Skip to main content
It looks like you're using Internet Explorer 11 or older. This website works best with modern browsers such as the latest versions of Chrome, Firefox, Safari, and Edge. If you continue with this browser, you may see unexpected results.
ARC Logo

Library Research Guides

ENGWR 300+ - Professor Blackthorne (Summer 2019): Scholarly Journals

500-word research paper

What is a Peer Reviewed Article?

A peer-reviewed article is submitted by an expert in the field to the editor of a refereed or scholarly journal.  If it fits the criteria of the publication, the editor sends it out to scholars in that field who evaluate its importance, quality, and accuracy. During this process, the author can be asked to make revisions. When it is deemed scientifically valid with reasonable conclusions, the reviewers send it back to the editor who makes the final decision for publication. A peer reviewed article goes through a rigorous process to determine validity. 

What is IMRaD?

Some scientific journals use a layout, called "IMRaD":

  • Introduction: sometimes called "literature review" -- includes the research question, hypothesis, or statement of purpose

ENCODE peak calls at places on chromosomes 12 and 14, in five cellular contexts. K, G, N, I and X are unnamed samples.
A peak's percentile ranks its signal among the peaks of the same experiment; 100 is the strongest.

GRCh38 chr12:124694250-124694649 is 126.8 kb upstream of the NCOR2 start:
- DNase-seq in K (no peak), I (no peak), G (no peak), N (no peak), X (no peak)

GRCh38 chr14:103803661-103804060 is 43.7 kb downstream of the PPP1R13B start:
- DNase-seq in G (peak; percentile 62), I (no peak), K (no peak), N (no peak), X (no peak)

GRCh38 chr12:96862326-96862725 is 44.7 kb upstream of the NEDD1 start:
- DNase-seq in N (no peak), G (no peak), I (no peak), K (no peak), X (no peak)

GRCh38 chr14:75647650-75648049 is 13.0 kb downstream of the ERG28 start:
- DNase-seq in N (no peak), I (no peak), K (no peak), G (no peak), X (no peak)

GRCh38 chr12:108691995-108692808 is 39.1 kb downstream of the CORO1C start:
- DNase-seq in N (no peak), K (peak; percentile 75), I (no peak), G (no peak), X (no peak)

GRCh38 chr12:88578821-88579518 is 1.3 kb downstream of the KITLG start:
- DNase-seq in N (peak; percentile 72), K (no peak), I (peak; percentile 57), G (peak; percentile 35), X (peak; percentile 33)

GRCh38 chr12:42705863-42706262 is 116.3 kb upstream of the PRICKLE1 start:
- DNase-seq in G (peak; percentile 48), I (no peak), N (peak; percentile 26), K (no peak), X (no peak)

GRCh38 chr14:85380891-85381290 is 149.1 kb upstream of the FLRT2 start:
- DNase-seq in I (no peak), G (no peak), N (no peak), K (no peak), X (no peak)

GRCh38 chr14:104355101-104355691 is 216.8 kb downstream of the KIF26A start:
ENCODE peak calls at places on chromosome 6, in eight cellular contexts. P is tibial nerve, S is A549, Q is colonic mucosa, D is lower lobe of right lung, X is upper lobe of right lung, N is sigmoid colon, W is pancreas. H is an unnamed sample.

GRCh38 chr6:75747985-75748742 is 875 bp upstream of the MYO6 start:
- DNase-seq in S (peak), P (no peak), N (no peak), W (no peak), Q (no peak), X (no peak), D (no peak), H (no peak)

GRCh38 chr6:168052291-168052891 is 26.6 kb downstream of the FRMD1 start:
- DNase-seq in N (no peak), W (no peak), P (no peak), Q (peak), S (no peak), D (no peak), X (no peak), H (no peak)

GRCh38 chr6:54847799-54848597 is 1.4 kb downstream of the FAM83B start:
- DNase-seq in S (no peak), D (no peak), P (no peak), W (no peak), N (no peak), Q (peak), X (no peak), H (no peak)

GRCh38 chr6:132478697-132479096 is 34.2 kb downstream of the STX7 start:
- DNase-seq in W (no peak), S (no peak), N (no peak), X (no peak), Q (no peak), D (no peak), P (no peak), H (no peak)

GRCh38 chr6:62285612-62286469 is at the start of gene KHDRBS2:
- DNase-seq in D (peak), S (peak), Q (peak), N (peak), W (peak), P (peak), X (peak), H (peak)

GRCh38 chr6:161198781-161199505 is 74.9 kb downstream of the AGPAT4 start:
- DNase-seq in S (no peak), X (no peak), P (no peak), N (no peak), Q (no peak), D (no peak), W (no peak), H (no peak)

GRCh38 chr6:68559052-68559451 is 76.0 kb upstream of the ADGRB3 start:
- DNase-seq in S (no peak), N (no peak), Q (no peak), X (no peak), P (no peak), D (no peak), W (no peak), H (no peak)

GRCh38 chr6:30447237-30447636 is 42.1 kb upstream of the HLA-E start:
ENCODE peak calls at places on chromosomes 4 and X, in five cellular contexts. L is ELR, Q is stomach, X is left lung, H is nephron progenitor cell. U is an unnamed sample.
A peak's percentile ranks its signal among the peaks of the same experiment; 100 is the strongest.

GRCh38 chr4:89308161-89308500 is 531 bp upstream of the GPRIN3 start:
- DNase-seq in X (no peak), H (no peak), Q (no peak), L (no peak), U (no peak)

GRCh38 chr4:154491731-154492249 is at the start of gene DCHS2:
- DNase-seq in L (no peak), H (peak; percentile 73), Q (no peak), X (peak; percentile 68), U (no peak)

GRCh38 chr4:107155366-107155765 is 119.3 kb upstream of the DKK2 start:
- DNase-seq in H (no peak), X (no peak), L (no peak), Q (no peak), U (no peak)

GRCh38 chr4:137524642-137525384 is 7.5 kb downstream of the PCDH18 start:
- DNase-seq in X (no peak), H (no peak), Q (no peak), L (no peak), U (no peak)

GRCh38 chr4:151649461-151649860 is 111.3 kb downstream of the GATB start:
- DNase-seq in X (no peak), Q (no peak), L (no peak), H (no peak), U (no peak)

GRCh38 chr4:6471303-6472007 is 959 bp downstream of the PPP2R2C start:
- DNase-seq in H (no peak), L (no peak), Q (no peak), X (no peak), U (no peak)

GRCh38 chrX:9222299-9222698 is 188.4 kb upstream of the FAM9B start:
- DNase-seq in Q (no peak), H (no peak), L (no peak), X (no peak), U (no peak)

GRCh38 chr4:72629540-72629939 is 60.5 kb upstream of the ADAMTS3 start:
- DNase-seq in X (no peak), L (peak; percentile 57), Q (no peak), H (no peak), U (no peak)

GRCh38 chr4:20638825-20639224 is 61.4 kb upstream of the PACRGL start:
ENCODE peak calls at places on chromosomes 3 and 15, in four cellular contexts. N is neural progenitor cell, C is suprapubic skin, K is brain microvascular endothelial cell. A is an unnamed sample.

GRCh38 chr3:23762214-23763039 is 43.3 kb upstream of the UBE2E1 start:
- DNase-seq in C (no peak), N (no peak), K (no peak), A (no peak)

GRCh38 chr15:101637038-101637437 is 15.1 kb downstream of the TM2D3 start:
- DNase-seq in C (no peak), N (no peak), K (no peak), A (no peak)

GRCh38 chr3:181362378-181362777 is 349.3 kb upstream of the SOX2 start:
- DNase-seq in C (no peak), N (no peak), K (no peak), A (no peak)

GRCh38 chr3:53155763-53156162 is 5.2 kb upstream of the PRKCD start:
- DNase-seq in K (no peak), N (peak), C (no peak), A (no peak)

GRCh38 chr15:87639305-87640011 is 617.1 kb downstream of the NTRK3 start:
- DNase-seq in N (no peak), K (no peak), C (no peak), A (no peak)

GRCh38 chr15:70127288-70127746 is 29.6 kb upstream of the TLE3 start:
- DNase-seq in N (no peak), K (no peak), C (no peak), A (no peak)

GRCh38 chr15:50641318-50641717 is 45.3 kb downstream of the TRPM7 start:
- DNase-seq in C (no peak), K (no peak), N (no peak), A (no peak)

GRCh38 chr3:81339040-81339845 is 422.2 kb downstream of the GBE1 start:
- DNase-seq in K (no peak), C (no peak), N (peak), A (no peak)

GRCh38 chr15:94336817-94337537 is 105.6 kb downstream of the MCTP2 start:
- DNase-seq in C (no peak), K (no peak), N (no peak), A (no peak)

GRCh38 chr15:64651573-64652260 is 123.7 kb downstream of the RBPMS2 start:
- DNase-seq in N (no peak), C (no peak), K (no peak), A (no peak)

• Methodology: sometimes called "research design" -- describes the population, research process, and analytical tools
  • Results: sometimes called "findings" -- includes statistical data and/or quotations from participants that support or disprove the research question 
  • Discussion: sometimes called "conclusion" or "implications" -- A good area to read; describes the research results and how they influence professional practices or future studies

Anatomy of a Scholarly Article (Creative Commons, NCSU Libraries)

How to Read a Scholarly Journal Article, Descriptive Tutorial (Kishwaukee College Library)

Original Research Article

You'll need to find an article in which the author or authors describe a study or experiment that they actually conducted themselves.

When looking through articles, keep an eye out for the following:

  • Language in the abstract like "In this study..." and then a description of the study they conducted.

  • In the article itself, you'll see sections like methods or methodology, results, and discussion, in which the authors describe the study.

Examples from OneSearch: